Megagauss magnetic-field penetration into a conducting material is studied via a simplified but representative model, wherein the magnetic-diffusion equation is coupled with a thermal-energy balance. The specific scenario considered is that of a prescribed magnetic field rising (in proportion to an arbitrary power r of time) at the surface of a conducting half-space whose electric conductivity is assumed proportional to an arbitrary inverse power γ of temperature. We employ a systematic asymptotic scheme in which the case of a strong surface field corresponds to a singular asymptotic limit. In this limit, the highly magnetized and hot “skin” terminates at a distinct propagating wave-front. Employing the method of matched asymptotic expansions, we find self-similar solutions of the magnetized region which match a narrow boundary-layer region about the advancing wave front. The rapidly decaying magnetic-field profile in the latter region is also self similar; when scaled by the instantaneous propagation speed, its shape is time-invariant, depending only on the parameter γ. The analysis furnishes a simple asymptotic formula for the skin-depth (i.e., the wave-front position), which substantially generalizes existing approximations. It scales with the power γr + 1∕2 of time and the power γ of field strength, and is much larger than the field-independent skin depth predicted by an athermal model. The formula further involves a dimensionless O(1) pre-factor which depends on r and γ. It is determined by solving a nonlinear eigenvalue problem governing the magnetized region. Another main result of the analysis, apparently unprecedented, is an asymptotic formula for the magnitude of the current-density peak characterizing the wave-front region. Complementary to these systematic results, we provide a closed-form but ad hoc generalization of the theory approximately applicable to arbitrary monotonically rising surface fields. Our results are in excellent agreement with numerical simulations of the model, and compare favourably with detailed magnetohydrodynamic simulations reported in the literature.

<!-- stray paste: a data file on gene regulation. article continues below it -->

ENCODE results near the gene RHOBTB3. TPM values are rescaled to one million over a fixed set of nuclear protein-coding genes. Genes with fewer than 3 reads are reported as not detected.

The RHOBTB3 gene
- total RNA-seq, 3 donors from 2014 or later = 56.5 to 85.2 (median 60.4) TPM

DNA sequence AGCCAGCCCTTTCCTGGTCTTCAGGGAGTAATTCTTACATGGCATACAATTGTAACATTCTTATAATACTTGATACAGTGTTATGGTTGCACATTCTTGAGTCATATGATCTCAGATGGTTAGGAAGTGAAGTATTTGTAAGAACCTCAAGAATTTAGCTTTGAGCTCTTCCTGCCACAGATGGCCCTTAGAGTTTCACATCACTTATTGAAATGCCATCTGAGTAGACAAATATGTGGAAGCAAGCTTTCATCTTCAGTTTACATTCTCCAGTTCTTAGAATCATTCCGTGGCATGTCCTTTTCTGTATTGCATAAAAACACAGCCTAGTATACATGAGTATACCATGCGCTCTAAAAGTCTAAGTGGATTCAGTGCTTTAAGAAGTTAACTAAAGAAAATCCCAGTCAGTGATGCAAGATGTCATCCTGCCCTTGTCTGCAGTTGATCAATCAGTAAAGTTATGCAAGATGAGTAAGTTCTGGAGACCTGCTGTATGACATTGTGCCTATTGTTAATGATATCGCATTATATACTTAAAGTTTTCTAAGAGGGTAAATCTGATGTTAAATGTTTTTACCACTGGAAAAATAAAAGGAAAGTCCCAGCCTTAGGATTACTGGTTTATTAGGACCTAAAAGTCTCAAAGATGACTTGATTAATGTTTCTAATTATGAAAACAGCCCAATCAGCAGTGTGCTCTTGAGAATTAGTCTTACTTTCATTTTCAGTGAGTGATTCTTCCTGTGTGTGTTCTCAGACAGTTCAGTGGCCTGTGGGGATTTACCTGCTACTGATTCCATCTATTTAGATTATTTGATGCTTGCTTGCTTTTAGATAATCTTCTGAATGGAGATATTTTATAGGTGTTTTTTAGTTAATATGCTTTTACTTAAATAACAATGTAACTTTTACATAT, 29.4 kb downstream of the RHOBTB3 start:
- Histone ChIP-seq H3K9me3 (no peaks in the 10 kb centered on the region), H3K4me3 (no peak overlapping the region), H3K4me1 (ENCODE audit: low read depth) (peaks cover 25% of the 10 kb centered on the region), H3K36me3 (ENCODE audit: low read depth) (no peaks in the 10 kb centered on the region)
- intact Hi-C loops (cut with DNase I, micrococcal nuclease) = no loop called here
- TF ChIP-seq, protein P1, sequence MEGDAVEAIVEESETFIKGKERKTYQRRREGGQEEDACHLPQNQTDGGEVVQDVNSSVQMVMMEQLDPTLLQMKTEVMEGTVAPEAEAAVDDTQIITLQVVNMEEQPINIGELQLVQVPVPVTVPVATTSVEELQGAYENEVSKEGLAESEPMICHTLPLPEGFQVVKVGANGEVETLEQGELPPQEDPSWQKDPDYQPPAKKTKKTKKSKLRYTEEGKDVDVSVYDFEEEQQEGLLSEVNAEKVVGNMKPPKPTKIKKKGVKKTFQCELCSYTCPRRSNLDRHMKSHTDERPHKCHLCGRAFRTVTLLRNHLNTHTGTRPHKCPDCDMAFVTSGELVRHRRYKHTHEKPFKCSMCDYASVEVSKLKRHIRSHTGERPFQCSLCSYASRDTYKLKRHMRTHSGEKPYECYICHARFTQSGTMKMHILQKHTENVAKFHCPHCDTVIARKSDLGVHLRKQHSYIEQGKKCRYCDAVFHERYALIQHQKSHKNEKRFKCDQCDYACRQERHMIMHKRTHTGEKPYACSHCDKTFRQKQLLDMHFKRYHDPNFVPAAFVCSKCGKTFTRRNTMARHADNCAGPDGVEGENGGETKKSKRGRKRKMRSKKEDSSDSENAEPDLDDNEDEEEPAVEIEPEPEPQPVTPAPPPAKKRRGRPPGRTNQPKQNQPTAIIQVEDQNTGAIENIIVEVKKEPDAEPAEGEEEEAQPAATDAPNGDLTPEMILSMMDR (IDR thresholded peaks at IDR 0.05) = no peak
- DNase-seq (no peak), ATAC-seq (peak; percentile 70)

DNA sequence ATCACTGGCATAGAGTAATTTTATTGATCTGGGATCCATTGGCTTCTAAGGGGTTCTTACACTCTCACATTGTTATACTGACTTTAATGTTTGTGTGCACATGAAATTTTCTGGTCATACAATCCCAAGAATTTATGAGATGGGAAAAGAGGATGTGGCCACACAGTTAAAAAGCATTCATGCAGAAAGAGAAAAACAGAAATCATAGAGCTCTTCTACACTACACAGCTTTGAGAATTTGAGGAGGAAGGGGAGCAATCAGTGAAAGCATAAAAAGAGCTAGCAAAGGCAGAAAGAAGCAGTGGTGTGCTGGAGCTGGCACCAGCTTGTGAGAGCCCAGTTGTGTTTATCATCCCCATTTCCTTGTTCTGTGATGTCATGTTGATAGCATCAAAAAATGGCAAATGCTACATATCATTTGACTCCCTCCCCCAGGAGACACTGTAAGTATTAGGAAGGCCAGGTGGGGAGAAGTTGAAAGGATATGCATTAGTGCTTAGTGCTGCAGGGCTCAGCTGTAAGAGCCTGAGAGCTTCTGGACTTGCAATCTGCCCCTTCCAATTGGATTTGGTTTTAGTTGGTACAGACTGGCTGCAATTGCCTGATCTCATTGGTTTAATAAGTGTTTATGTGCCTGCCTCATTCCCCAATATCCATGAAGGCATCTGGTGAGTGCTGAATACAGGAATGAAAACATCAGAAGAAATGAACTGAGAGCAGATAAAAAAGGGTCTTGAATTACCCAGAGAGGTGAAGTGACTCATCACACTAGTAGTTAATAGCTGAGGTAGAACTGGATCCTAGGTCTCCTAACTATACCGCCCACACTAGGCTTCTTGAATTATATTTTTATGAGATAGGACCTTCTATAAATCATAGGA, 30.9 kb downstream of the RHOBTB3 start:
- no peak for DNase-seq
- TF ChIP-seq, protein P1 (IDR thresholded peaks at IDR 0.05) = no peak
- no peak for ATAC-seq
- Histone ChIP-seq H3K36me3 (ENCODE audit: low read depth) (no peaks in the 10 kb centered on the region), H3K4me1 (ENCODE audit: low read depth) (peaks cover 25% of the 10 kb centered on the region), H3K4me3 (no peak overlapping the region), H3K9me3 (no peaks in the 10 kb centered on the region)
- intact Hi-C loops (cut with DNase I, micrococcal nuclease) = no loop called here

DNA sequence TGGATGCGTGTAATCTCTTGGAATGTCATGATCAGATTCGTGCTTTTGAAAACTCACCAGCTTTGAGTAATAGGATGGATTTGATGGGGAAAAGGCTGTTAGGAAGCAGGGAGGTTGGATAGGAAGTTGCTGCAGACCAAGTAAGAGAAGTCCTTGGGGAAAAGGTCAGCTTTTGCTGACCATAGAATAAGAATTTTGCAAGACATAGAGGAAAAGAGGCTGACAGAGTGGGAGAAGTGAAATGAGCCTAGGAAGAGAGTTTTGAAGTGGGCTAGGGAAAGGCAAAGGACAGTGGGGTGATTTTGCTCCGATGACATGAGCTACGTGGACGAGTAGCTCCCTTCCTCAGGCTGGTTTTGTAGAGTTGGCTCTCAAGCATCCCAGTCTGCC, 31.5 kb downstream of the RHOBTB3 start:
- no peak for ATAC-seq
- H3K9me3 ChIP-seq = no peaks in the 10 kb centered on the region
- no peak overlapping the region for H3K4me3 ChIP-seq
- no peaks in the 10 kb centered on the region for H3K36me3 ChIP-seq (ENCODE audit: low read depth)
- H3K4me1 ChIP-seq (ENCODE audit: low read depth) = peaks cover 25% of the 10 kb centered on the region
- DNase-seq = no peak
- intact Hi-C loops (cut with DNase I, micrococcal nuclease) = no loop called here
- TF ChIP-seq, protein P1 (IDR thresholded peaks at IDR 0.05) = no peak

Some authors1,24,32 employ the slightly different model , where β is a constant. This model essentially corresponds to the special case γ = 1 of (1). It is simple to check in this case that employing the alternative model instead of (1) would leave our main result (5) for the position of the wave front unchanged; the details of the wave-front region profiles would however differ.
The parameter θ is the same as the parameter c defined by Kidder in Ref. 23, and is closely related to the “critical field” defined by Knoepfel in Ref. 1 via the relation ; since this specific strength does not appear to be “critical” in any way, we are reluctant to employ this terminology herein.
According to the Wiedmann-Franz law, the ratio of thermal to electric conductivity is proportional to temperature. Thus, the assumption of a constant thermal conductivity is plausible for γ-values close to one.
These simulations were performed using Matlab's “pdepe” algorithm. Thus, the partial differential equations are transformed into ordinary ones using the so-called “method of lines” technique. The spatial grid is constant and pre-defined by the user; the discretization is second-order. The extent of the domain and the number of nodes was conveniently predetermined by employing the theoretical scalings developed later in this paper for the penetration depth and the wave-front width, respectively. In that way, we have ensured that at any time the narrow wave-front region is covered by at least 50 nodes. The algorithm employs the standard Matlab solvers to advance the solution in time.
The need to have a zero heat flux at the surface, cf. (24), is resolved by the formation of a thin asymptotic layer near it, wherein the heat-diffusion term is not negligible. It is readily verified that the change in the magnetic field and internal energy across this layer are negligible. Thus, the existence of this asymptotic layer has no effect on the leading-order analysis provided in this paper. These arguments are further confirmed by a comparison with our numerical solution, which does include the small heat-conductivity term.
Physically, however, geometrical compression effects are expected to limit the applicability of the idealized model, perhaps less so in the case of a cylindrical shell whose thickness is small compared with the curvature of the metal surface.